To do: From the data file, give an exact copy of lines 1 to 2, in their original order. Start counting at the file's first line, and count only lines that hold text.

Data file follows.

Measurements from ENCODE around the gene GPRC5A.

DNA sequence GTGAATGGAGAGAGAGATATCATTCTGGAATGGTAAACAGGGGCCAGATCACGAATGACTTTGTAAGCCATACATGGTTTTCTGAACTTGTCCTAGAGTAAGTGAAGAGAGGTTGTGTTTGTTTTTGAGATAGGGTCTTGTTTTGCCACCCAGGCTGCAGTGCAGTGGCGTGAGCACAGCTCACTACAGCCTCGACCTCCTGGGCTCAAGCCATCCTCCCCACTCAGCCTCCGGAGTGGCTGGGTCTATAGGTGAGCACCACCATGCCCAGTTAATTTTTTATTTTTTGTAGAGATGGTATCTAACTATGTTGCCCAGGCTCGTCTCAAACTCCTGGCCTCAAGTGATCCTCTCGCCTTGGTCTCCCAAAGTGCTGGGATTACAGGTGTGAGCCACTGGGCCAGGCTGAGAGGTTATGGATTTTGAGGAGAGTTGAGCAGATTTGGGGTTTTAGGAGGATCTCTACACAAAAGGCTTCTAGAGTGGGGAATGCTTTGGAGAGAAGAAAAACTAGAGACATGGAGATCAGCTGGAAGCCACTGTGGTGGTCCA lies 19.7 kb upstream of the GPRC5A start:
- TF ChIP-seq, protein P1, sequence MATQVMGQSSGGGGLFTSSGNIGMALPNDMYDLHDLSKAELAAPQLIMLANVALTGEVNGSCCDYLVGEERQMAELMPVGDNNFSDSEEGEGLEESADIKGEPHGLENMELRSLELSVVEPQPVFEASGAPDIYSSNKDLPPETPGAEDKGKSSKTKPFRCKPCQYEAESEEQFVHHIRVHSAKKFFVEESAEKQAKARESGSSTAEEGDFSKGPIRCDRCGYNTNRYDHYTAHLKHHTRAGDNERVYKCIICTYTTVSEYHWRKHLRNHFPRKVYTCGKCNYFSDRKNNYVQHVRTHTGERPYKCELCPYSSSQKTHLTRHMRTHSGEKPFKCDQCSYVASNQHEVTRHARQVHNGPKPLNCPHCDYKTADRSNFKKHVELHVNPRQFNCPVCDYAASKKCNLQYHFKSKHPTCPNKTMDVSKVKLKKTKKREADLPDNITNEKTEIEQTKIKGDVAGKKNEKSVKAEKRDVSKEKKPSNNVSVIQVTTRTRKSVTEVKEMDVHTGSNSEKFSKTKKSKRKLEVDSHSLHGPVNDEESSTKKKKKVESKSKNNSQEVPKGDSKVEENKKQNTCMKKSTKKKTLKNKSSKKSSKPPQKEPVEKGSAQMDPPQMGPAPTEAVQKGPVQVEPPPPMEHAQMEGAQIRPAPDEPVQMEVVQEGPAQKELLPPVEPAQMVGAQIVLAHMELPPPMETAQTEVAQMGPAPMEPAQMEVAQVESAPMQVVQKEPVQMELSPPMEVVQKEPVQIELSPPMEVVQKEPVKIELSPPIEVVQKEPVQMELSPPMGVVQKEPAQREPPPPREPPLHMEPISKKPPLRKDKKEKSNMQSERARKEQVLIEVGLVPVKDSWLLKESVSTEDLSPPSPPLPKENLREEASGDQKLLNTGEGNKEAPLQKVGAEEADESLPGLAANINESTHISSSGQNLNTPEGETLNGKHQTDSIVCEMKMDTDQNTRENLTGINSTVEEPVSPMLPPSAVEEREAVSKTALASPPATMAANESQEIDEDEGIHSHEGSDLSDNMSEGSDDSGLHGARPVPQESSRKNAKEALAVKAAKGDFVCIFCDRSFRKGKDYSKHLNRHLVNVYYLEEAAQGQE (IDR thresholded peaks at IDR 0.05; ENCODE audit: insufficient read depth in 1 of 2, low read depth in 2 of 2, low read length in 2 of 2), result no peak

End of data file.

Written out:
Measurements from ENCODE around the gene GPRC5A.

DNA sequence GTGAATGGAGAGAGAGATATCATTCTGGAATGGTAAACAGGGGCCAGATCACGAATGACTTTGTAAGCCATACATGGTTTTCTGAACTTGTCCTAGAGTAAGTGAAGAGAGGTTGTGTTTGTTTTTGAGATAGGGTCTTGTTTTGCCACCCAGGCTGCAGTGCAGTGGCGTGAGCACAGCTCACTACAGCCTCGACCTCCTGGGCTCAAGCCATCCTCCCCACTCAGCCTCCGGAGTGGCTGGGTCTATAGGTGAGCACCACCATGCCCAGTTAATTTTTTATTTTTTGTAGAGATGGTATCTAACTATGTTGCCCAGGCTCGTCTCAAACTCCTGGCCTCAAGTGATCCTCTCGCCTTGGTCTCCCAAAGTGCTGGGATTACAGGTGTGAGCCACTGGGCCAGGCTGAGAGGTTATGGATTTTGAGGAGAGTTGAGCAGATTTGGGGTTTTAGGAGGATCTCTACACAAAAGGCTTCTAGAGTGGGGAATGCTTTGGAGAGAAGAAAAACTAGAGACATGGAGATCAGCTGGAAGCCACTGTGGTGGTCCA lies 19.7 kb upstream of the GPRC5A start: